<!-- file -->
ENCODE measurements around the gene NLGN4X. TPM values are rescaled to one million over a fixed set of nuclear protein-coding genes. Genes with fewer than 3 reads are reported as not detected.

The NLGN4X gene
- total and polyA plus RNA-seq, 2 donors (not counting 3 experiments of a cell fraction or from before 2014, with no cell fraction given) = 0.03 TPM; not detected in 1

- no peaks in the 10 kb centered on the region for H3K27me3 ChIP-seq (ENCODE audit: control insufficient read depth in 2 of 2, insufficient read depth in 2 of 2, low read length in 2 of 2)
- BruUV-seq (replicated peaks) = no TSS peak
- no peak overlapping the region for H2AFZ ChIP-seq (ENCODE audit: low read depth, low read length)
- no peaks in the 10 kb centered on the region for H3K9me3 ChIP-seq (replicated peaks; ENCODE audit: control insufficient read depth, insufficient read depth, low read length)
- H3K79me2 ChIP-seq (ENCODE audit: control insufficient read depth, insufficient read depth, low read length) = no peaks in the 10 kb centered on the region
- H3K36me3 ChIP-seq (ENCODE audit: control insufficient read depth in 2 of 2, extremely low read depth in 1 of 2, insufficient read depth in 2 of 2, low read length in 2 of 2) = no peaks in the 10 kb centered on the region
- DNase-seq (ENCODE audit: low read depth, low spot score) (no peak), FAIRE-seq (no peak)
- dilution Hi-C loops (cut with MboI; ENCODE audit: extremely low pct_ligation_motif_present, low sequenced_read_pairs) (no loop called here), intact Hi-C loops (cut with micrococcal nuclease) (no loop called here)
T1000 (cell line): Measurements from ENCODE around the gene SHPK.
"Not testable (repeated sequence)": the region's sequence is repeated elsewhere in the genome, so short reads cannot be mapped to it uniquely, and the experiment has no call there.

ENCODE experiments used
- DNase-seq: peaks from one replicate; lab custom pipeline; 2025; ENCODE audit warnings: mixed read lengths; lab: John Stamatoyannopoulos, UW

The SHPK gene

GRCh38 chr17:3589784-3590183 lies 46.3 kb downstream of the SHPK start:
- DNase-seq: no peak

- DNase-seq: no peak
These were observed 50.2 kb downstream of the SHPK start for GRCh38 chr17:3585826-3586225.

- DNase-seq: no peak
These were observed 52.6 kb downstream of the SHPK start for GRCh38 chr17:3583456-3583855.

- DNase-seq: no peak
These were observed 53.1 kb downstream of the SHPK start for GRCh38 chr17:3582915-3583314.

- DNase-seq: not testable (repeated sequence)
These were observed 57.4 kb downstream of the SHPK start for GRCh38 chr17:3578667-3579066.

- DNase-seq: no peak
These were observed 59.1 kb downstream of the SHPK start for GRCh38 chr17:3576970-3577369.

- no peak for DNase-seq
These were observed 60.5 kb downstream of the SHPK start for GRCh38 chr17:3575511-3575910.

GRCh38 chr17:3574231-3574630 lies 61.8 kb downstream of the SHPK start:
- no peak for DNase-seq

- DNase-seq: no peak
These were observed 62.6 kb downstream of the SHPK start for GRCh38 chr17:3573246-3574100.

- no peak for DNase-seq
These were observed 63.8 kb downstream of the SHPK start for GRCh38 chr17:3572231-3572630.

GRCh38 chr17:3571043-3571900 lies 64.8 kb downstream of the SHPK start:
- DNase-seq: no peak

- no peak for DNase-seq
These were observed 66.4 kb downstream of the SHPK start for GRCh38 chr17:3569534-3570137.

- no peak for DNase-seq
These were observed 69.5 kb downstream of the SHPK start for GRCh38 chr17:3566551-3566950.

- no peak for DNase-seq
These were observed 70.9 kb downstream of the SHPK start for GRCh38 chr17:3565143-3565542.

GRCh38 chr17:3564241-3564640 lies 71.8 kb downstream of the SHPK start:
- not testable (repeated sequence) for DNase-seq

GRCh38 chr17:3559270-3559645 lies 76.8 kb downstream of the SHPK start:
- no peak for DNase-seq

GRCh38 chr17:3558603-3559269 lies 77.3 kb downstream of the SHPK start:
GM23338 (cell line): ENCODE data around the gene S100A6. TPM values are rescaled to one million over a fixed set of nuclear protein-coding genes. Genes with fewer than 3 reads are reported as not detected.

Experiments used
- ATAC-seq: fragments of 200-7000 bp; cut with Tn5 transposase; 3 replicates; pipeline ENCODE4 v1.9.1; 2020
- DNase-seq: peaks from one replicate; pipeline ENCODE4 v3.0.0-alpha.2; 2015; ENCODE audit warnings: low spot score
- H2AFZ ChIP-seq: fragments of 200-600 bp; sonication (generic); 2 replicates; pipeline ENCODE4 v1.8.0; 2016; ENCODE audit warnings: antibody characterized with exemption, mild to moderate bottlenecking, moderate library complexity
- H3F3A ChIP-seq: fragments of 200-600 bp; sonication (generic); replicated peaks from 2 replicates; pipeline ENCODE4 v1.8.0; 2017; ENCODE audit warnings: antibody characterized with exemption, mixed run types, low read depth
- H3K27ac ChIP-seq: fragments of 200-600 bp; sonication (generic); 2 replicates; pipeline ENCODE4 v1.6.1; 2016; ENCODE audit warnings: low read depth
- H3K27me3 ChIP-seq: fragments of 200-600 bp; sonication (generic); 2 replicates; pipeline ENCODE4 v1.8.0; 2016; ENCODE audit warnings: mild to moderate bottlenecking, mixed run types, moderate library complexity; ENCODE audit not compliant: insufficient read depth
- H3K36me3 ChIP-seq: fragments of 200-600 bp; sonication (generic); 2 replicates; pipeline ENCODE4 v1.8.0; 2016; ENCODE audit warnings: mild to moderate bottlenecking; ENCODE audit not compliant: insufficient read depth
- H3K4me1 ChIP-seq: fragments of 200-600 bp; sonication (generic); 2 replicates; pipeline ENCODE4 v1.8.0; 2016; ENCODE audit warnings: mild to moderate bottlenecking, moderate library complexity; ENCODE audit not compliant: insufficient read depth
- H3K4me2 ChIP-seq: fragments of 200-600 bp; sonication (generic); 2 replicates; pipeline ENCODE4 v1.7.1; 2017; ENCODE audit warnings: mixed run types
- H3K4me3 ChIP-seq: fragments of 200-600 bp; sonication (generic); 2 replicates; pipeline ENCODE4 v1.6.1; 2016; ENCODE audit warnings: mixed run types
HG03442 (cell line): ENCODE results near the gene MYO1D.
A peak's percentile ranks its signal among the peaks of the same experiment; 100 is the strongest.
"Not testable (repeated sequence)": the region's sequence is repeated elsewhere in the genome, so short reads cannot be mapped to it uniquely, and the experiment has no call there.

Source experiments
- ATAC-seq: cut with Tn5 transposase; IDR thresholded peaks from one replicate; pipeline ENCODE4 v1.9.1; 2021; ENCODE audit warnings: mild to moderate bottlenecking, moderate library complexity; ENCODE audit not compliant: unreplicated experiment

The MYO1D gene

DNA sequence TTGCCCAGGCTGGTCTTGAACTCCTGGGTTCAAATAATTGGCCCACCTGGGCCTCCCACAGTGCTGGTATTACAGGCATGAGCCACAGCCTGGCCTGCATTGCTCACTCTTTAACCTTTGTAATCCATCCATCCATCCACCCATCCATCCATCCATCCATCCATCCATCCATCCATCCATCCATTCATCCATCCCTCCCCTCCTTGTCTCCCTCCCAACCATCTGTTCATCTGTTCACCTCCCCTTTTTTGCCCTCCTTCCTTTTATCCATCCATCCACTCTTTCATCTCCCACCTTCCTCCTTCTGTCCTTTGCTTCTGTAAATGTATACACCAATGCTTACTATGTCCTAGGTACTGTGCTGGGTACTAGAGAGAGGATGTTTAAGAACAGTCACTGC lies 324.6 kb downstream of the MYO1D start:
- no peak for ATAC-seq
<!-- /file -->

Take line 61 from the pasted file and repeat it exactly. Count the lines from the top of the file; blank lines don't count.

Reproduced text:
- H3K4me3 ChIP-seq: fragments of 200-600 bp; sonication (generic); 2 replicates; pipeline ENCODE4 v1.6.1; 2016; ENCODE audit warnings: mixed run types